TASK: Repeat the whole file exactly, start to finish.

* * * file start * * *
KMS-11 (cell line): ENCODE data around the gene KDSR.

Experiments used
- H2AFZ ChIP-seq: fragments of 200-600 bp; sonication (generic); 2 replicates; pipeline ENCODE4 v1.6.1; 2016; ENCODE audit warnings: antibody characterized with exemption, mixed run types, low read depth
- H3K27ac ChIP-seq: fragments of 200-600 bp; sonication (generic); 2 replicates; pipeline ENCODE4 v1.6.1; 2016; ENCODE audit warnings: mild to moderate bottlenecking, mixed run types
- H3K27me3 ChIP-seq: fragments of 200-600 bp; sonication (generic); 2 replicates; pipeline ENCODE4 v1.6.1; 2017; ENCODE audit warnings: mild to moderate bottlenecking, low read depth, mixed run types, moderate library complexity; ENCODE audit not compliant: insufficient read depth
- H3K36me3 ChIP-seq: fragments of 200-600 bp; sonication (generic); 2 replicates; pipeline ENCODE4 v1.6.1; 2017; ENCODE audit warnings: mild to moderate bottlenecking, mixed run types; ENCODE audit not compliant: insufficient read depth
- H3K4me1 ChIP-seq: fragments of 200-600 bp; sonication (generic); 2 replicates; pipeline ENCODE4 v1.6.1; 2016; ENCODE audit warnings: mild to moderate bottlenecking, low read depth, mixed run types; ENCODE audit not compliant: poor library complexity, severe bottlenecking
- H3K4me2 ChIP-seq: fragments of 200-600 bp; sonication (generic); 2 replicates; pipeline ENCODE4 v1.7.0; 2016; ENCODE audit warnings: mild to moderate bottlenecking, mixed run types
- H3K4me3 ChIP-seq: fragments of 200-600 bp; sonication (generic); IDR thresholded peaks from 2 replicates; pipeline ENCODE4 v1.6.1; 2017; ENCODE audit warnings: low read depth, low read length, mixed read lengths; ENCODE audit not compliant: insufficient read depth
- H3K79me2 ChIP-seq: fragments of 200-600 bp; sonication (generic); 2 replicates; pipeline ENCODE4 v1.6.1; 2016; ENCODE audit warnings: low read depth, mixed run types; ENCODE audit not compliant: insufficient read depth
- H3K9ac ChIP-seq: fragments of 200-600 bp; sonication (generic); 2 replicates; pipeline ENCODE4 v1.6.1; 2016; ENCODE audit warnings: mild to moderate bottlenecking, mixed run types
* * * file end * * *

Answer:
KMS-11 (cell line): ENCODE data around the gene KDSR.

Experiments used
- H2AFZ ChIP-seq: fragments of 200-600 bp; sonication (generic); 2 replicates; pipeline ENCODE4 v1.6.1; 2016; ENCODE audit warnings: antibody characterized with exemption, mixed run types, low read depth
- H3K27ac ChIP-seq: fragments of 200-600 bp; sonication (generic); 2 replicates; pipeline ENCODE4 v1.6.1; 2016; ENCODE audit warnings: mild to moderate bottlenecking, mixed run types
- H3K27me3 ChIP-seq: fragments of 200-600 bp; sonication (generic); 2 replicates; pipeline ENCODE4 v1.6.1; 2017; ENCODE audit warnings: mild to moderate bottlenecking, low read depth, mixed run types, moderate library complexity; ENCODE audit not compliant: insufficient read depth
- H3K36me3 ChIP-seq: fragments of 200-600 bp; sonication (generic); 2 replicates; pipeline ENCODE4 v1.6.1; 2017; ENCODE audit warnings: mild to moderate bottlenecking, mixed run types; ENCODE audit not compliant: insufficient read depth
- H3K4me1 ChIP-seq: fragments of 200-600 bp; sonication (generic); 2 replicates; pipeline ENCODE4 v1.6.1; 2016; ENCODE audit warnings: mild to moderate bottlenecking, low read depth, mixed run types; ENCODE audit not compliant: poor library complexity, severe bottlenecking
- H3K4me2 ChIP-seq: fragments of 200-600 bp; sonication (generic); 2 replicates; pipeline ENCODE4 v1.7.0; 2016; ENCODE audit warnings: mild to moderate bottlenecking, mixed run types
- H3K4me3 ChIP-seq: fragments of 200-600 bp; sonication (generic); IDR thresholded peaks from 2 replicates; pipeline ENCODE4 v1.6.1; 2017; ENCODE audit warnings: low read depth, low read length, mixed read lengths; ENCODE audit not compliant: insufficient read depth
- H3K79me2 ChIP-seq: fragments of 200-600 bp; sonication (generic); 2 replicates; pipeline ENCODE4 v1.6.1; 2016; ENCODE audit warnings: low read depth, mixed run types; ENCODE audit not compliant: insufficient read depth
- H3K9ac ChIP-seq: fragments of 200-600 bp; sonication (generic); 2 replicates; pipeline ENCODE4 v1.6.1; 2016; ENCODE audit warnings: mild to moderate bottlenecking, mixed run types